“During the time of COVID-19 women have been less productive with academic publications than men because of all their caring duties, and I am sure this decreased productivity has also happened in other roles,”
Claire Anderson, chair of the Royal Pharmaceutical Society English Pharmacy Board.
Professor Anderson was the first female chair at her school of pharmacy in Nottingham, UK, in 2003, when only 11% of professors at the university were female.
"I am passionate about pharmacy and about pharmacy education and am proud of what we have achieved in developing our MPharm course at Nottingham. I am also proud about how I have worked with colleagues around the world to develop pharmacy education. I am proud of the research I have done that has progressed the role of pharmacists, for example, as prescribers, in a public health role, and in GP surgeries, to name a few."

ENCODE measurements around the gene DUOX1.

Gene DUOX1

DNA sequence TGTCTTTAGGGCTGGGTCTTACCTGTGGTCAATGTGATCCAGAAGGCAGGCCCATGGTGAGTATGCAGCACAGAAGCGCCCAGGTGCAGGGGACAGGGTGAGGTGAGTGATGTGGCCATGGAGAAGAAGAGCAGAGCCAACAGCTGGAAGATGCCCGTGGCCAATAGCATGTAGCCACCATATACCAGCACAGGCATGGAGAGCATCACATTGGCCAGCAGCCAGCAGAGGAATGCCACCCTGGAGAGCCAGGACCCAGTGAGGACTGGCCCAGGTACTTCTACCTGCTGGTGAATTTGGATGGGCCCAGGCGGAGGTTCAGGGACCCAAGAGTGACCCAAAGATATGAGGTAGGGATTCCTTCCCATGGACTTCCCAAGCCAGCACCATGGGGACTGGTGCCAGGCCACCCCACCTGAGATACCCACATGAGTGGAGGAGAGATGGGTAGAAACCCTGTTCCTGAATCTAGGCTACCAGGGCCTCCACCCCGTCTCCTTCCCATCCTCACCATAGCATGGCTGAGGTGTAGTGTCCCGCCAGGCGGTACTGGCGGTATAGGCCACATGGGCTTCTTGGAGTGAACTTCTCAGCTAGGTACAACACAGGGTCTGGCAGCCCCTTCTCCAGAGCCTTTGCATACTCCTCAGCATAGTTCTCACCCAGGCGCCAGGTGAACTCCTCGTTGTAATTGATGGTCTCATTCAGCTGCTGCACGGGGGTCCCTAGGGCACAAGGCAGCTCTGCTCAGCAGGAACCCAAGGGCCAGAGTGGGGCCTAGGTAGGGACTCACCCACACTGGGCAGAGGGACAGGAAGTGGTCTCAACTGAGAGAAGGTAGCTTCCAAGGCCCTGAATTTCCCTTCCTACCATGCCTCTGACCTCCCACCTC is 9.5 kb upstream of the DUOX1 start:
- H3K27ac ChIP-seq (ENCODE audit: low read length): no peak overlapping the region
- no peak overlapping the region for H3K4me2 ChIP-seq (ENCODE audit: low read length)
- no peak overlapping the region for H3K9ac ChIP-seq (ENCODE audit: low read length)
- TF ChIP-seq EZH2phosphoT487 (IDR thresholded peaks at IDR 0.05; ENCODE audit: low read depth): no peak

"Pharmacy in the UK is a female-dominated profession, so it was only when I started work as an academic that I entered a more male-dominated world. I then got used to being the only person at the committee meeting without a beard! However, I have often been encouraged, well supported and mentored by many of my male colleagues and I would not have achieved all that I have without them. I was also lucky to have strong women as role models — especially my late mother, who always believed in me and encouraged me to believe that I could do whatever I wanted to."
Read the full article at Linkedin
About the author: Claire Anderson is professor of social pharmacy at the division of pharmacy policy and practice school of pharmacy, University of Nottingham, UK, and chair of Royal Pharmaceutical Society English Pharmacy Board.
Posted on Tuesday 9th June 2020